The way things happened, the personified Azure Window’s life cycle ended naturally. Nature gives and nature takes. At the end of the day, we glorified this piece of rock, owned it, and turned it into our own… not realising that we cannot control it.
In HG Well’s Time Machine, the protagonist travels ahead billions of years in the future, and in a restored world, he still finds traces of our old technology, being engulfed by the natural process. An initial process to this can be seen among the leftovers of Chernobyl, and other similar abandoned sites.
In other words, nature will have its own ways of destroying and gaining back what we took away. But it will take a long time to do it. We spend less than a century in this world. We should not destroy nature in favour of buildings and skyscrapers. The amount of work taken to gain back the land and nature destroyed is too long for our lifetimes to enjoy it. We should stop destroying the natural world in favour of pieces of rock.
We should be heartbroken over what is pristine and ours. We should learn to love what is left, and cry over it the same way we cried over the Azure Window
Anna Azzopardi – ADŻ General Secretary
Last week the ADZ Green Youth (Alternattiva Demokratika Żgħażagħ) staged a silent protest in front of parliament as investigations by the European Parliament’s PANA Committee where underway. The European Parliament’s PANA Committee is investigating the practice of tax theft and tax avoidance and the practice of hiding away money in secretive jurisdictions such as Panama. The PANA committee is visiting various EU countries in its investigation.
Multinationals and millionaires not paying their fair share of taxes means that essential public services are paid for by all other taxpayers: workers, employees, small businesses and families, Those who make the most profits manage to avoid taxes and in doing so fail to support public services in the same countries in which they do business.
During the protest the youths wore masks with Minister Konrad Mizzi’s face with the Panamanian flag printed over it. They held slogans such as ‘Workers pay, millionaires steal’. Green MEP Sven Giegold joined AD Chairperson Prof. Arnold Cassola and greeted the protesters before proceeding to Parliament for the PANA committee meeting with Konrad Mizzi.
Later that evening MEP Sven Giegold joined AD and ADZ officials for a press dinner in which he gave an extensive account of the PANA committee’s meetings in Malta.
With regards to Projects Malta’s plans of turning Marsaskala’s public garden into a parking area, we believe that this will negatively impact the residents’ quality of life.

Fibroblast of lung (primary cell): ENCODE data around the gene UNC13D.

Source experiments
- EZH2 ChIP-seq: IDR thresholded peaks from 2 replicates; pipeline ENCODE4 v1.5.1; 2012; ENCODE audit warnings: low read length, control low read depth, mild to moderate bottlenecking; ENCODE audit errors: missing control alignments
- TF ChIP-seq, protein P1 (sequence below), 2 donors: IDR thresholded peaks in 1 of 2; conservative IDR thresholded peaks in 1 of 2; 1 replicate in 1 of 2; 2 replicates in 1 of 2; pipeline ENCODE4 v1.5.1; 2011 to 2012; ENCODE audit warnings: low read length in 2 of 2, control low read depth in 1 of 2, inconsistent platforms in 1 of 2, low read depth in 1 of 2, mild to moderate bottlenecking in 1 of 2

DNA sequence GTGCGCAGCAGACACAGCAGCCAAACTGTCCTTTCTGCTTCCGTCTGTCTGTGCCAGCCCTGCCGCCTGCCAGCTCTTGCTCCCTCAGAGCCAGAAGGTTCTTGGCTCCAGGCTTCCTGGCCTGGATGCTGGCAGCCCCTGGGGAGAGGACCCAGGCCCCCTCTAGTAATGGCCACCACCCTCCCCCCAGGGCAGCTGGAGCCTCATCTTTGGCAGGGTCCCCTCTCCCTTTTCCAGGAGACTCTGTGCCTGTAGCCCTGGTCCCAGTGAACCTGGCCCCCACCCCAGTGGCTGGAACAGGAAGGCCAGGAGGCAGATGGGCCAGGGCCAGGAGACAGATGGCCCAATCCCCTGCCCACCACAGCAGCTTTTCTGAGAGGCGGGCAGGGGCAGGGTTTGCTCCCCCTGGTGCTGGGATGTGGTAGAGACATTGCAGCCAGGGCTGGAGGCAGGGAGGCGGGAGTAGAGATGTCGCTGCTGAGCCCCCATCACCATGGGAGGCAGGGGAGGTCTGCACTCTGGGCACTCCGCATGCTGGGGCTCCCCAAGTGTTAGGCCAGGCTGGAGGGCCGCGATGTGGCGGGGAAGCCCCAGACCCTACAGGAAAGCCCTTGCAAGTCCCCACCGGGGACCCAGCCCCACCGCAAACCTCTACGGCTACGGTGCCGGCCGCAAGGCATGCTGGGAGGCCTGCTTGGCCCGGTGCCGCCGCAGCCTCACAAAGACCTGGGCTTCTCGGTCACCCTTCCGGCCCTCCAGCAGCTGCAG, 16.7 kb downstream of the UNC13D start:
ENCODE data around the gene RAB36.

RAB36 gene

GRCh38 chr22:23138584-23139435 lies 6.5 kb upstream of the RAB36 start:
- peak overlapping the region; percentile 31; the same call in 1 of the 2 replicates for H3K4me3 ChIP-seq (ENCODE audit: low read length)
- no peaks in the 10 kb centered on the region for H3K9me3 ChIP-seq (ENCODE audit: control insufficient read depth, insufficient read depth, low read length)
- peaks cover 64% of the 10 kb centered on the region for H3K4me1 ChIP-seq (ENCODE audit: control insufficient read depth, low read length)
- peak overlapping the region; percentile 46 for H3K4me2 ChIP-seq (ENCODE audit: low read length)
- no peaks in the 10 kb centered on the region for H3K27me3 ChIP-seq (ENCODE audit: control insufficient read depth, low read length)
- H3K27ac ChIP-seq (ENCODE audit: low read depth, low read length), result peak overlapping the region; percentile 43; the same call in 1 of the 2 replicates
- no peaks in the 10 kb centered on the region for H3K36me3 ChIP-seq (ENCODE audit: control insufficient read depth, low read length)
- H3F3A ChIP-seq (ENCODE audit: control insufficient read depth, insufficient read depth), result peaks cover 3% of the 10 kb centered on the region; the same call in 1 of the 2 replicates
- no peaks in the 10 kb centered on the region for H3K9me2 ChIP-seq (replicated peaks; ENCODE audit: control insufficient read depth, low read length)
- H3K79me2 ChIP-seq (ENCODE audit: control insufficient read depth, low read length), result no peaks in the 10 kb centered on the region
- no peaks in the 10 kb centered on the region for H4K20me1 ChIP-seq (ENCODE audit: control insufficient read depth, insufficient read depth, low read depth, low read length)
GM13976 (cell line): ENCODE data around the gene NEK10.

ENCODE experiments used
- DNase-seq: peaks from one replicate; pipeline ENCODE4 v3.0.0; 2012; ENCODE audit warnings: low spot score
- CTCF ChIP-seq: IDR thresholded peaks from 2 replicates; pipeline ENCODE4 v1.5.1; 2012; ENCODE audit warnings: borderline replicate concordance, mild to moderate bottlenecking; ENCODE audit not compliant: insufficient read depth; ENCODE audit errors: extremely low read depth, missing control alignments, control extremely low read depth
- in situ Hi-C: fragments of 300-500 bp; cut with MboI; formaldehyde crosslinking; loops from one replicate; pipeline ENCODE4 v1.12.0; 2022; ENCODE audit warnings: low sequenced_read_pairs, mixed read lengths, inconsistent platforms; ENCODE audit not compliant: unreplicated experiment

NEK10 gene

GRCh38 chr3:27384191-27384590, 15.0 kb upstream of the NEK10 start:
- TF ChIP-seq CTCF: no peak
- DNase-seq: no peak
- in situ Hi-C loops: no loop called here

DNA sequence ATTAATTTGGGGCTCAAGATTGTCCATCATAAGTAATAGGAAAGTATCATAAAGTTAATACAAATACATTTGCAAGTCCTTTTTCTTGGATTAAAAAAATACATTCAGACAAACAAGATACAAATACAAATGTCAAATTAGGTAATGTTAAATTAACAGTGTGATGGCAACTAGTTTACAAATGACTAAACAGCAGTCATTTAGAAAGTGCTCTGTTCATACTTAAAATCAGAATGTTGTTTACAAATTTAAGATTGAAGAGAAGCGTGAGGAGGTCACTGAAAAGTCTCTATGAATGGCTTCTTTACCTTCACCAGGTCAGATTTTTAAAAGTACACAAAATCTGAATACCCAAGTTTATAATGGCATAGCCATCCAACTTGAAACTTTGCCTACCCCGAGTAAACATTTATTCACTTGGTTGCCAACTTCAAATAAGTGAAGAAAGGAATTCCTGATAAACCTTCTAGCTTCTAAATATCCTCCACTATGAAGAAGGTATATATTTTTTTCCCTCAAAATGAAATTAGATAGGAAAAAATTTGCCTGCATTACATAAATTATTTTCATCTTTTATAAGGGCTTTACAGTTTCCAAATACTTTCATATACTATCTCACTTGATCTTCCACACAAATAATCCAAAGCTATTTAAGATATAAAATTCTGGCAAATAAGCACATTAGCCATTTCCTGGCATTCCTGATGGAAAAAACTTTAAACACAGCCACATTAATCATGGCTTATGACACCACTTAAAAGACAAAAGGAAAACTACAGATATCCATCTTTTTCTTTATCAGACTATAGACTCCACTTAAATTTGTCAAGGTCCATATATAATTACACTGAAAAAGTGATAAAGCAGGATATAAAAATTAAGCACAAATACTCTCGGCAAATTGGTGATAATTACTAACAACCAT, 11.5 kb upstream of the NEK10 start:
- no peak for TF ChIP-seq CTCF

Over the years, Marsaskala has grown while eating away open spaces making the locality
lose its original character.
As a summer resident, I can tell you that the public garden is a vital spot for the urban
environment. It’s a place where people may sit down in the shade of the trees, where
children may play and where sparrows roost in the tamarisk trees.
It was refreshing to see that the local council has unanimously voted against the proposal.
However, it is expected that councillors stay consistent on other issues such as Sadeen’s
University at Żonqor.
Daniel Desira – ADŻ Public Relations Officer
Let us all admit that money is important. Sure it doesn’t solve all problems but it makes life easier; our monthly bills, fuel, internet, it affects our social life, travel and even opening new businesses and opportunities and investments involve money. What I am going to focus on is the latter and what a government, in an ideal situation can do to help youth rising up to opening new businesses and other similar opportunities.
First and foremost is cliché alert – education: we need to equip our youth for the battle of a lifetime – adulthood. We can only do that if we provide the necessary training and initiatives for youth to embark on investing in themselves and businesses. Courses, incentives, and scholarship are the package the government can offer to train the young. MCAST has in recent years tried to address such needs and has in fact enabled entrepreneurs and career seekers to thrive. We feel that the government should continue to invest accordingly to enable places like MCAST to continue to invest and adapt courses to an ever changing and growing national economy. The University of Malta and other institutions of higher education should continue to invest in their academic portfolio to also be equipped for a modern economy, in parallel with the efforts of the MCAST polytechnic.